For the background of the application, the selection of AMF sets is based on network slices (services), which is originated from the inherent nature of a 5G network that communication support is available for a variety of service requirements. In contrast, in a conventional 4G network where typical communication services are provided, the quality of service (QoS) only depends on, for example, delay rate and signal loss rate to prioritise the service requirements.

Consequently, a terminal in a 5G system should select not only the network nodes that the UE can communicatively connect to, but also those network node that can provide the service that the UE desires, thereby providing effective services in the 5G mobile communication environment.

It was therefore argued that the term 'AMF set' in the application is endowed with a particular meaning, that is, AMF set composed on the basis of the supported network slices, which deviates from the traditional 'MME group' in D1 referred to by the examiner. The patent was soon granted afterwards, which would be unthinkable but for the aforesaid clarification of terms of network nodes.


Guang Hou
Patent attorney
Liu Shen & Associates
T:+86 10 6268 1616
E: guanghou@liu-shen.com

Guang Hou is a patent attorney at Liu Shen & Associates. He specialises in patent prosecution, re-examination, patent invalidation, IP litigation, and client counselling with a focus on communication, computer networks, multimedia, electronics, and physics.

Guang has been providing legal opinions in litigation and consultation cases since 2011. In particular, he has worked independently in the fields of standard research, prior art searching, infringement analysis, and invalidation analysis in many cases. He is seasoned in FRAND licensing/infringement litigation and invalidation proceedings of standard-related patents.

Guang has a PhD from the University of Science and Technology of China (USTC). Before joining Liu Shen & Associates, he worked as a postdoctoral fellow at USTC for three years.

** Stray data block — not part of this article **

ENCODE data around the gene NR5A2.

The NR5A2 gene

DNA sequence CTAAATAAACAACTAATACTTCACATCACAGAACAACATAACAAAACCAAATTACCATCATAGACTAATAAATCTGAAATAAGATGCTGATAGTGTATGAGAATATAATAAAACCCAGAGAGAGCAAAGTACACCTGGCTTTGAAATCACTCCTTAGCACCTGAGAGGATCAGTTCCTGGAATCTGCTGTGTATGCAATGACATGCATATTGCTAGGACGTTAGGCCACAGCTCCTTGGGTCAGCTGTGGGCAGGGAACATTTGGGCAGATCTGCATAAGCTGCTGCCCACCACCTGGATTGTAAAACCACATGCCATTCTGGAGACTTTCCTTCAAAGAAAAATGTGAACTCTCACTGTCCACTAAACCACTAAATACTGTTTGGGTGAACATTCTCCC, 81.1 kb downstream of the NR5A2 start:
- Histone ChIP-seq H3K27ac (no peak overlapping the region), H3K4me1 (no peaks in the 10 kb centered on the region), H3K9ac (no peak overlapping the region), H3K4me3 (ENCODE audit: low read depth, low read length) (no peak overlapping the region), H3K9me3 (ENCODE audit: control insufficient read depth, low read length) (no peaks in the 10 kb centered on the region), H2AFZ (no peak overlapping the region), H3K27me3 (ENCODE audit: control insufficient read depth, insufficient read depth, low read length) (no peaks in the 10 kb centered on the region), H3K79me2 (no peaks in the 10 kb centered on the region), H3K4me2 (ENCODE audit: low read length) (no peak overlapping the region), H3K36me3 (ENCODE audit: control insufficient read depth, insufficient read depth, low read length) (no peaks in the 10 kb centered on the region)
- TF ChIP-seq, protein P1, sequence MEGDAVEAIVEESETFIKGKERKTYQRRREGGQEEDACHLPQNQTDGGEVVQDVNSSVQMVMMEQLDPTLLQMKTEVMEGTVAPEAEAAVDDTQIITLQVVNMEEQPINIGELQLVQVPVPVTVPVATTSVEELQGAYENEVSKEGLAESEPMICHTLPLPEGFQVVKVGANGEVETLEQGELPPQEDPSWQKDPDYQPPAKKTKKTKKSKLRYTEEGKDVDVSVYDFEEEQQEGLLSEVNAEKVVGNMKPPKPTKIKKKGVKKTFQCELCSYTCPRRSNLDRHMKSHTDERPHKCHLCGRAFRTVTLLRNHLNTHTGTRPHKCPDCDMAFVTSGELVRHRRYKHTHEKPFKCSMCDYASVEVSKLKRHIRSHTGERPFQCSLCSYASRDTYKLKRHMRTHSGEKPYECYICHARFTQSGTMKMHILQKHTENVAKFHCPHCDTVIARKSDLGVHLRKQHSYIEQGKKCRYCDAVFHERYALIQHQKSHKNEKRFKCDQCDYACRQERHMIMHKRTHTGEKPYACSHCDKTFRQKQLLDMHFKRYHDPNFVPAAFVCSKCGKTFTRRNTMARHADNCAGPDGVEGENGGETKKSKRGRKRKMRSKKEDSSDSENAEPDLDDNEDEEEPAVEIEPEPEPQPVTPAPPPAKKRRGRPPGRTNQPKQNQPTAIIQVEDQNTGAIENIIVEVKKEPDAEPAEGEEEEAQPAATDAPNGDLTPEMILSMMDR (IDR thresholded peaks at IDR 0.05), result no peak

Hongbo Jia
Patent attorney
Liu Shen & Associates
T: +86 10 6268 1616
E: hbjia@liu-shen.com

Hongbo Jia is a partner at Liu Shen & Associates. He specialises in patent prosecution, patent invalidation, litigation and client counselling with a focus on communication standard essential patent (SEP).

Hongbo is familiar with 3GPP communication standards and has handled more than 200 SEP standard cases in patent relevance and validity evaluation, patent invalidation and litigation.

Hongbo has a master's degree in communication engineering from Beijing Institute of Technology.


Ziqing Wu
Patent attorney
Liu Shen & Associates
T: +86 10 6268 1616
E: zqwu@liu-shen.com

Ziqing Wu is a patent attorney at Liu Shen & Associates. She specialises in patent prosecution, re-examination, patent invalidation, IP litigation, and client counselling with a focus on electrical engineering, telecommunication, artificial intelligence, Internet of Things as well as big data.

Ziqing handles a number of cases relating to patent examination, reexamination, invalidation, infringement lawsuit and other IP-related matters.

Ziqing has a master's degree in electrical science and technology from Beijing Institute of Technology.